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A spectacular blend of creativity and aesthetics...

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 Art and Culture

 A spectacular blend of creativity and aesthetics 

Rangoli, also known as alpana or kolam is a traditional household decoration art. Made of a powder of rice flour, lime and other vegetable dyes, it is used mainly by the women of the house to draw ritualised and intricate designs either m the household courtyard or around deities during religious festivals. One doesn't need formal training in rangoli art, and it is drawn mainly with fingers, which impart to floral motifs a unique distinction every time.

Rangoli is a perfect example of the place, art has in Indian life and culture. It shows the creative expression that is a part of the Indian persona. Whether religious ritual or serving food, a measure of creativity and aesthetics is omnipresent.

The sub-continent has enjoyed a virtually uninterrupted history of developments in the realm of art and architecture and many classical art forms are rooted in a folk or tribal base and connected to religion, not only in its mystical aspects but even the secular. From their folk base, Indian art, architecture and culture evolved into classical forms, and reached their zenith during the Gupta empire.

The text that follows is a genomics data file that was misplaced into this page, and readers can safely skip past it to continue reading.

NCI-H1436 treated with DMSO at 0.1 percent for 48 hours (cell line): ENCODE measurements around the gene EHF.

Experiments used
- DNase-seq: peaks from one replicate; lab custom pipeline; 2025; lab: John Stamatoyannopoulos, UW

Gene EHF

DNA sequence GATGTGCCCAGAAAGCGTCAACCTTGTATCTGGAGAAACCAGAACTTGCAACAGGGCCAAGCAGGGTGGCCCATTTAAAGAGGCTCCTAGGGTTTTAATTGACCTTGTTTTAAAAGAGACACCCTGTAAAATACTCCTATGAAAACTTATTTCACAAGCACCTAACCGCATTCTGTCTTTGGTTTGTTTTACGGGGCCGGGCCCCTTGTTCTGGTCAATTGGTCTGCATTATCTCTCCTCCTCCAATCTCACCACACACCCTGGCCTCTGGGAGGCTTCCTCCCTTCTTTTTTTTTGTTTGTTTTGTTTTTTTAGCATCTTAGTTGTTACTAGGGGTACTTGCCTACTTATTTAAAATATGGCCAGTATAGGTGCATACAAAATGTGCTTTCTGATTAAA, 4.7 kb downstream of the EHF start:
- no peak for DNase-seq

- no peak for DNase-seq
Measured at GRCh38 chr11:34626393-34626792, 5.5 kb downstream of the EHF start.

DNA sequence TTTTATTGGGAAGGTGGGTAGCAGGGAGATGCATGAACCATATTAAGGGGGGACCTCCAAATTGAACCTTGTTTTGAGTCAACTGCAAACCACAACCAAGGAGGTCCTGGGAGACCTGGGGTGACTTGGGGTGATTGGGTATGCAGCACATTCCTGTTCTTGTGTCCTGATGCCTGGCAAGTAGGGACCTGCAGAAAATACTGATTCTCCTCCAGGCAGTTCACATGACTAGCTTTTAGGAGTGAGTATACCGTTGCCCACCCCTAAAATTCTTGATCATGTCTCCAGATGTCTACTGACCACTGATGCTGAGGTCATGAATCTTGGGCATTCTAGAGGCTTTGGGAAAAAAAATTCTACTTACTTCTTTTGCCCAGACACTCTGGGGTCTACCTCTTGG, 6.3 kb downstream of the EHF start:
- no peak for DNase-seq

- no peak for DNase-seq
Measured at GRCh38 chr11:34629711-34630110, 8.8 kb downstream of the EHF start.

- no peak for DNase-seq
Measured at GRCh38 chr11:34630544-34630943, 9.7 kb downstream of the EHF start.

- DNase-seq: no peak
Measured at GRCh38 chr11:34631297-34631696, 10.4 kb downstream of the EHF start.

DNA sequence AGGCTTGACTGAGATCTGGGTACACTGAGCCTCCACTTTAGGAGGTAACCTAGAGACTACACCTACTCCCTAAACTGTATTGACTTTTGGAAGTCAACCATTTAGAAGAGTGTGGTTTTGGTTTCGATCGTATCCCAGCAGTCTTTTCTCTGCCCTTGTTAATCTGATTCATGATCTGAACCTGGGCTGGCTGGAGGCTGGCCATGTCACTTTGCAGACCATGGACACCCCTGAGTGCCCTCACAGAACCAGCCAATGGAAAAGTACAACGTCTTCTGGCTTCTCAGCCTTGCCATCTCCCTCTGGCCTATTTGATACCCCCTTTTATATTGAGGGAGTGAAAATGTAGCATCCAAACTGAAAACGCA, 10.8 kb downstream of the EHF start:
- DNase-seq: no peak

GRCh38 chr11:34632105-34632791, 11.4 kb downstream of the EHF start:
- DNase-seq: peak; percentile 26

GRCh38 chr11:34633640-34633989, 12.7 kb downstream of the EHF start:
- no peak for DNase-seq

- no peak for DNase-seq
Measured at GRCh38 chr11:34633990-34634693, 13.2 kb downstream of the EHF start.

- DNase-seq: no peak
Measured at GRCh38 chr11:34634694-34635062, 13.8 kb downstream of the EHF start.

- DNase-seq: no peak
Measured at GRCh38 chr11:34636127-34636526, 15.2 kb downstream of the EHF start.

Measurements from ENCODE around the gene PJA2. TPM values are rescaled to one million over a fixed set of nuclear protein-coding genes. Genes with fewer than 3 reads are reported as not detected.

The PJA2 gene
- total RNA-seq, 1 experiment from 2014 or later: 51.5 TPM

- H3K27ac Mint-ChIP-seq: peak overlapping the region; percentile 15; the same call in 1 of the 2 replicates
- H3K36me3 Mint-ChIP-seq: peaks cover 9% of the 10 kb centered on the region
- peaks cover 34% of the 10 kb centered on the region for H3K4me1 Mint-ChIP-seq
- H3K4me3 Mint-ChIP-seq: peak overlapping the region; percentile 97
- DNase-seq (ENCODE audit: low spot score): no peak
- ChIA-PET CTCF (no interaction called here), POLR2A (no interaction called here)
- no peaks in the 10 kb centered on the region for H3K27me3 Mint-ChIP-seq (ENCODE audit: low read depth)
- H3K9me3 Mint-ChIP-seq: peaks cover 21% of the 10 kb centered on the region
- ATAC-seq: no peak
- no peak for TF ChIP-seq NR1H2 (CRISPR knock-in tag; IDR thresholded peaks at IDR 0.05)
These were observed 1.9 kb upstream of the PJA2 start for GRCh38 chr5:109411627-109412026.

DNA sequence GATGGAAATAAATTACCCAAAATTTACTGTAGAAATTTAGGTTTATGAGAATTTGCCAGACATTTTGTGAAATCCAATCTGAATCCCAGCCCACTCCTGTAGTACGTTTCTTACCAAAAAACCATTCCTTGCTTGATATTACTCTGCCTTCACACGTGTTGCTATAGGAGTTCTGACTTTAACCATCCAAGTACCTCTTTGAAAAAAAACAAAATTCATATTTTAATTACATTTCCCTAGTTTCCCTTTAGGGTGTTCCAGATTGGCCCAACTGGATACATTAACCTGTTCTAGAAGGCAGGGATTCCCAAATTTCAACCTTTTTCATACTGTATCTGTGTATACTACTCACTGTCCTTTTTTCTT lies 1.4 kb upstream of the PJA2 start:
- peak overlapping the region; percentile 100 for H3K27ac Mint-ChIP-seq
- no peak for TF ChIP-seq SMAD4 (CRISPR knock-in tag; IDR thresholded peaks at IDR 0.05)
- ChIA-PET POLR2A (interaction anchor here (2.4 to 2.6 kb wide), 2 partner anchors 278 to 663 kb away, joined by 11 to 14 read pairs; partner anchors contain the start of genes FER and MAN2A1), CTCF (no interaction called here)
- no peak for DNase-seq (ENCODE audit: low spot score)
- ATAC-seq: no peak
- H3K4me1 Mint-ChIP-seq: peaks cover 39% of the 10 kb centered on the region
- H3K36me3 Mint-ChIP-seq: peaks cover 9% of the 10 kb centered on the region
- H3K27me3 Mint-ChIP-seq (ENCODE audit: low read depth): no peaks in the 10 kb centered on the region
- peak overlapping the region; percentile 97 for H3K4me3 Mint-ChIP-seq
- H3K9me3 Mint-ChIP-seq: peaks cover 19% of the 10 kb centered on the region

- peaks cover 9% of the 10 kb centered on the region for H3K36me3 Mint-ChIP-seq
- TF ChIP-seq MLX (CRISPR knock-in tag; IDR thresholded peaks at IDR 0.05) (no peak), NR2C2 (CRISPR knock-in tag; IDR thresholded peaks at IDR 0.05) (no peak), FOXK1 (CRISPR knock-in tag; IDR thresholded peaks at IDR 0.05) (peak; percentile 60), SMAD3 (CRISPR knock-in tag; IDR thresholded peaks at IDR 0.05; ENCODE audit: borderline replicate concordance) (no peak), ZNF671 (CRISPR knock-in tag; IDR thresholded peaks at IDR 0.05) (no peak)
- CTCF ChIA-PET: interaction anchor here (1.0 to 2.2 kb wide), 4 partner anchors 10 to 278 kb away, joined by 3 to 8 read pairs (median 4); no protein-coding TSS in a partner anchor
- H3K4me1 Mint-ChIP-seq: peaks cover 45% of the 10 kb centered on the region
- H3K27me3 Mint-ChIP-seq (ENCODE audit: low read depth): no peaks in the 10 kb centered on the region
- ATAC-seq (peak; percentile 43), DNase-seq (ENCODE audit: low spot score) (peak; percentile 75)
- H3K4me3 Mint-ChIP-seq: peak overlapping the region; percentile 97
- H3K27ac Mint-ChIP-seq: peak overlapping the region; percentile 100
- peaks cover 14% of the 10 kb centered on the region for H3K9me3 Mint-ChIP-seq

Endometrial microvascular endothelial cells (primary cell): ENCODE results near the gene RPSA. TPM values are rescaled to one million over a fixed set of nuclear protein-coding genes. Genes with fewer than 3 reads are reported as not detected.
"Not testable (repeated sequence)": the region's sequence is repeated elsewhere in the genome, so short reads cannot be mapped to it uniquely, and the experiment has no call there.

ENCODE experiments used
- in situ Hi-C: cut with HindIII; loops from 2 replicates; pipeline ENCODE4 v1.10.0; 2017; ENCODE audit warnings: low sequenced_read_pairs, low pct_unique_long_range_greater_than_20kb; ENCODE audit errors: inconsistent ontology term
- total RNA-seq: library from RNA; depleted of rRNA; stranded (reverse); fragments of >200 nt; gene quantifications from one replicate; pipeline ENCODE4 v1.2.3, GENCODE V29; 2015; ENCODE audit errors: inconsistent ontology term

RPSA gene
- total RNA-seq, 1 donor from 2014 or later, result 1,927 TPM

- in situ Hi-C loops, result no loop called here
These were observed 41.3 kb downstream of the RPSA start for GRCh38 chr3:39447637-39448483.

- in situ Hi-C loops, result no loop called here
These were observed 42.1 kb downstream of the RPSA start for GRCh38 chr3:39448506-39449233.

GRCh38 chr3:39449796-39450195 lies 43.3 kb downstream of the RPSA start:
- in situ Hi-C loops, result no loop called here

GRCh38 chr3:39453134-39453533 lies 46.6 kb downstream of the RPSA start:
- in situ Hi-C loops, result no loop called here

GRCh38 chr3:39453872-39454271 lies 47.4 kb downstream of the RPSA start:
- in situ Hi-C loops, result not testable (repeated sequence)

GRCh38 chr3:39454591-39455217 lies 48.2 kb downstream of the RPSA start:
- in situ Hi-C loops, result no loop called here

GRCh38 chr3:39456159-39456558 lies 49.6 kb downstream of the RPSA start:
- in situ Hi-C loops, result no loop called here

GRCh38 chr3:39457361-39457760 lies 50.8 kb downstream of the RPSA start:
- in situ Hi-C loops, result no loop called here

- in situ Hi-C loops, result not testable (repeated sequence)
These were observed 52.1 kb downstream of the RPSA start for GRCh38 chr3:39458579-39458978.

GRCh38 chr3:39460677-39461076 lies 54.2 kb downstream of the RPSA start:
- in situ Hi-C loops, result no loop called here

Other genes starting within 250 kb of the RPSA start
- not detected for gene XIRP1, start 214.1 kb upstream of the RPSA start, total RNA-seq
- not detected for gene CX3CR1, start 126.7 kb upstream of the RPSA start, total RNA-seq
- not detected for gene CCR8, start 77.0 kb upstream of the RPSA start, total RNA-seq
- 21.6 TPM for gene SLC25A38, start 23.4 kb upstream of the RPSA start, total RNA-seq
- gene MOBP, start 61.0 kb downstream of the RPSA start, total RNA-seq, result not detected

Buddhist art flourished during the Gupta period, which has often been described as a golden age. As in all periods, there is little difference in the images of the major Indian religions Buddhist, Hindu, and Jam-though from simplified structures, art also took on ornamental details.

The Ajanta caves, built around 650 AD, contain beautifully crafted Buddhist frescoes. The Kailash temple at Ellora consists of a huge courtyard 81 m long, 47 m wide and 33 m high at the back, with the main structure rising up in the centre. The temple itself is an engineering feat in itself, carved out of a single monolithic rock.
Under the Kushans, conquerors from central Asia, two of India's most important artistic styles were developed between the 2nd and 5th centuries AD: Gandhara art and Mathura art. Gandhara art presents some of the earliest images of the Buddha, profoundly influenced by 2nd century Hellenistic art and was itself highly influential in central and eastern Asia. (In fact, the famous Bamiyan Buddhas in Afghanistan were striking examples of Gandhara art). Stupas and monasteries were adorned with relief friezes, showing figures in classical poses with flowing Hellenistic draperies.

Around the 11th to 13th centuries, the Dilwara Jain temples on Mount Abu exhibited filigree carvings in marble as to appear almost transparent. Although there were innumerable hill-top forts constructed by the Rajputs, it wasn't until later that these rulers learnt to build enormous palaces within these forts and evolved techniques of insulating them from the heat, and palace architects found ways of ensuring optimal ventilation and exposure to light. Most of these palaces were richly decorated and provide tremendous insight into the artistic and decorative choices that were favoured by the royalty.